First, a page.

By a Special Correspondent
The agreement with Hungary is not thought likely to lead to formal diplomatic relations between that country and the Holy See, but it is clear that more or less formal contacts are to be maintained.
Hungarian prelates in exile suspect that the agreement on the Communist side, is simply a lever to get rid of Cardinal Mindszenty from Hungarian soil.
They also point to the many .poblems not covered in the agreement. But Rome sources see the move as a constructive, if limited, advance.
The agreement was signed in Budapest in the presence of Mr. Bela Szulagyi, deputy minister for foreign affairs; Mr, Imre Miklos, vice president of the State Office for Religious Affairs; Mr. Joszef Szall, ambassador extraordinary and plenipotentiary of the Hungarian Republic in Rome; and Mgr. Luigi Bongianino, Counsellor of the Papal Nunciature to Italy.
The Vatican communique stated: "Officials of the Holy See and of the Government of the Hungarian People's Republic have had deep exchanges of views concerning the complex of the legal and factual questions regarding the relations between the Catholic Church and the Hungarian State.
"The Holy See and the Government of the Hungarian People's Republic have decided to establish in a document committing both sides the results to which the discussions have so far led.
"For this purpose an accord with the addition of a protocol was signed on September 15, 1964, in the Ministry of Foreign Affairs in Budapest. These documents contain some practical conventions, assurances and commitments on some of the questions dealt with.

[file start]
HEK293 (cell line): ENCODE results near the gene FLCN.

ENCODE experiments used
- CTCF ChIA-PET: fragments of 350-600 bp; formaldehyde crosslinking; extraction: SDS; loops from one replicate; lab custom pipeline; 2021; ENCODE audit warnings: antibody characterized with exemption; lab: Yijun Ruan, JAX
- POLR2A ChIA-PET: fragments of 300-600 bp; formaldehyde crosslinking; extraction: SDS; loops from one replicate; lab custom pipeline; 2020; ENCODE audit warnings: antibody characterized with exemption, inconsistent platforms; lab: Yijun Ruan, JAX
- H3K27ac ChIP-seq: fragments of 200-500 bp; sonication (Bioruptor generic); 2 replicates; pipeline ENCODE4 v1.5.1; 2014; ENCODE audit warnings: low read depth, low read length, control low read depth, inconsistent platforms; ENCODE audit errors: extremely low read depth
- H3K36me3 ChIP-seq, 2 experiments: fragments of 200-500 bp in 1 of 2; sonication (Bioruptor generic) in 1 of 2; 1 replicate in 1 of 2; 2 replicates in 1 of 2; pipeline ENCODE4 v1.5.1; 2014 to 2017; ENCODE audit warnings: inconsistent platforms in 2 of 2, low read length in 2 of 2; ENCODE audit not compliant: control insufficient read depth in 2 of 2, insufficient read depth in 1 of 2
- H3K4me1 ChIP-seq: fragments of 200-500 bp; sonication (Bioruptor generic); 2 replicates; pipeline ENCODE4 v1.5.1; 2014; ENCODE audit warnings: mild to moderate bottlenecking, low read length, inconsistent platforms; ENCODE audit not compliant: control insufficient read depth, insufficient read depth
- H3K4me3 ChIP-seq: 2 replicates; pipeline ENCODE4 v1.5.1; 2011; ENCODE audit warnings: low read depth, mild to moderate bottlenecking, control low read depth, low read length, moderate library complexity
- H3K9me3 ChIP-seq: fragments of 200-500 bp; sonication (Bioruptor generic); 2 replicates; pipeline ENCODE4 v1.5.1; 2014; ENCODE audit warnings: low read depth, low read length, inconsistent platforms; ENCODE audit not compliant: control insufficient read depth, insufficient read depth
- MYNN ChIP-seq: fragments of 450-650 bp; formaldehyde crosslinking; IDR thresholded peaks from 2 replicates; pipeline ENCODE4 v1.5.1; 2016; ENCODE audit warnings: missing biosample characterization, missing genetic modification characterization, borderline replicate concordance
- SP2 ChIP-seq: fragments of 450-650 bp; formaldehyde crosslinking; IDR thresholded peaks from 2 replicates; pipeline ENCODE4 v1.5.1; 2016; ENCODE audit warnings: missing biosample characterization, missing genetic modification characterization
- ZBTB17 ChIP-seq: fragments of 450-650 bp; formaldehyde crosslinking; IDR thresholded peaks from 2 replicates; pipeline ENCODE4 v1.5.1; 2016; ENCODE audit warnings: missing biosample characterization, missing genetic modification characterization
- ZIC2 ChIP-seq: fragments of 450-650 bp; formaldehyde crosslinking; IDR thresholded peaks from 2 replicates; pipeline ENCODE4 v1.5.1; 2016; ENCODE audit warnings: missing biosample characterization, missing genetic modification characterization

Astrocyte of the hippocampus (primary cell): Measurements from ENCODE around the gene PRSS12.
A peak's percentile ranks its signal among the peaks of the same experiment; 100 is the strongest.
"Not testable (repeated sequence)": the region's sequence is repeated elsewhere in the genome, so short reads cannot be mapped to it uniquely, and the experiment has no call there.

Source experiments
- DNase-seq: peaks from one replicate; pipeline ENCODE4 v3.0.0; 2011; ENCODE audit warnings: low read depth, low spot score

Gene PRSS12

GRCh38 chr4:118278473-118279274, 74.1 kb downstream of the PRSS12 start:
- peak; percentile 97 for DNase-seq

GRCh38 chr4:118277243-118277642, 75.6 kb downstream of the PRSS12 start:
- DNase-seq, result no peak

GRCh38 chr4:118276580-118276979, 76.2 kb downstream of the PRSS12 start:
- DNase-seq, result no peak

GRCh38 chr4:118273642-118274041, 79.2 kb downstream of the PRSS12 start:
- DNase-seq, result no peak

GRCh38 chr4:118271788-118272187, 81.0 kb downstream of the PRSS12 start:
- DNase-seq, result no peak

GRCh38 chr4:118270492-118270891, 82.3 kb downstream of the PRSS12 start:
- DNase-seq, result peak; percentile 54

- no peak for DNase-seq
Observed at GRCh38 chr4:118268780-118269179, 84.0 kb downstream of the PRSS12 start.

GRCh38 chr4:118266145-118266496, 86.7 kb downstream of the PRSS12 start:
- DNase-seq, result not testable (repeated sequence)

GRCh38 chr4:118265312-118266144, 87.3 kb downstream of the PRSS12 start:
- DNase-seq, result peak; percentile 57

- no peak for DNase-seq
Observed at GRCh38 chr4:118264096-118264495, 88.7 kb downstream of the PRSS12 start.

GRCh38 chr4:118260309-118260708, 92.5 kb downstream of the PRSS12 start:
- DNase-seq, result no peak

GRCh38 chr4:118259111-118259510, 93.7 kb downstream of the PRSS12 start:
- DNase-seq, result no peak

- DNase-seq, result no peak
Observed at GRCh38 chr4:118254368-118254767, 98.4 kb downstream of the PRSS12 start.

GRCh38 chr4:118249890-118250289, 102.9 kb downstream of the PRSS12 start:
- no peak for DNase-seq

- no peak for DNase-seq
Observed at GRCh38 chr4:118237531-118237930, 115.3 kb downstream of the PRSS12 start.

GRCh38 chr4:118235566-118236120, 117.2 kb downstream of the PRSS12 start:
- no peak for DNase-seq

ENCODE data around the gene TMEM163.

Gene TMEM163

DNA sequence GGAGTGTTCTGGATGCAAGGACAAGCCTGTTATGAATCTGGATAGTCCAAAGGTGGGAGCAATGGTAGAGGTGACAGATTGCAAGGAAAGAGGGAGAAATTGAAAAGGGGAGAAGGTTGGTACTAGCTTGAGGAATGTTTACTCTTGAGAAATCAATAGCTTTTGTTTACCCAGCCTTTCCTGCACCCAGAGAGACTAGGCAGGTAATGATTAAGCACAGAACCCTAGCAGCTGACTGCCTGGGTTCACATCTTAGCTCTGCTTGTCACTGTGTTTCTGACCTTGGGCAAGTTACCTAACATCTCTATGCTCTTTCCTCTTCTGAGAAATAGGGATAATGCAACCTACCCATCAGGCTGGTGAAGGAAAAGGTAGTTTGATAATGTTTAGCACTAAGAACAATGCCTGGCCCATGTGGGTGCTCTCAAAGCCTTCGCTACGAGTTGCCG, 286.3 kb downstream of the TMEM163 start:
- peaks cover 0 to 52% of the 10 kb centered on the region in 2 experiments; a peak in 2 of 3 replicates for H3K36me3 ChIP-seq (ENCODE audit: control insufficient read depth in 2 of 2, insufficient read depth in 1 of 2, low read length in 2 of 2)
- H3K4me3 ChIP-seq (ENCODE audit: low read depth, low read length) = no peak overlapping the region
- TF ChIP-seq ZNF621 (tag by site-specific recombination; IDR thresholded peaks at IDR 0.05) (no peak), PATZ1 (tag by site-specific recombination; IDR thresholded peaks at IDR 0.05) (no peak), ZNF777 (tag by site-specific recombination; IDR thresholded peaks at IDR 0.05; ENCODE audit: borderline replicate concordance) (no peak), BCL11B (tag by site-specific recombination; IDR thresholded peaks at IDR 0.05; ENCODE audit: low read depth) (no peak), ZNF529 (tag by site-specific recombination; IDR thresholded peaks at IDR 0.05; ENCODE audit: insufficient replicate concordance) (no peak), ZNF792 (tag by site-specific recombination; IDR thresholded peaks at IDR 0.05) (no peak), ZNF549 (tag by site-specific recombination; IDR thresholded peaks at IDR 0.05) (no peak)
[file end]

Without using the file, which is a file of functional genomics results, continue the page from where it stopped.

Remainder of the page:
"At the same time, they outline the points of view, the requests, and the reservations expressed by both sides on various points. The two parties declared themselves willing to continue the exchange of views, with the aim of reaching more complete understanding."
Mr. Joszef Pratner, the Hungarian signatory, said in Budapest: "This agreement will further improve the relations between the State and the Roman Catholic Church. It refers to the appointment of bishops, the citizen's oath of allegiance to be taken by priests, and the position of the Papal Hungarian Institute in Rome."
Mr. Pratner added: "We welcome with satisfaction the fact that a more realistic appreciation of the developments in the Hungarian People's Republic has gained ground in the Vatican.
"The readiness shown by the Vatican to settle our relations is a result of the increased prestige of the Socialist countries. If this realistic policy is to be continutd, it will be possible to settle other questions still awaiting solution."
The main question still outstanding is whether Cardinal Mindszenty can leave the U.S. Legation without fear of arrest. Clearly, the only feasible settlement is that he should go to Rome, and presumably cease to be Primate of Hungary.
The most likely successor as Primate would be Mgr. Hamvas, whose promotion to the second post in the hierarchy this week suggests a concession to the Communists. Mgr. Hamvas has cooperated with the regime as far as he properly could, and has served as Hungarian delegate to the World Peace Council in Moscow.
Some of the other newly appointed prelates are also known to be less intransigent in their attitudes to the regime than Cardinal Mindszenty.
Other matters awaiting settlement include freedom of religious teaching. At present parents must present themselves in person at the appropriate State department to make a formal request if they want their children to receive religious instruction.
The present agreement makes no reference to the Church lands seized by the State or to the priests now under house arrest. At one time, certainly, Cardinal Mindszenty wanted such issues settled before he would consent to leave the country. He may, however, be more flexible now. Mgr. Casaroli is reported to have visited him in the Legation this week and the Cardinal has approved the agreement.
Meanwhile it remains to be seen whether this first tentative agreement will work out in practice.
Eleven Hungarian bishops leave for the Council today.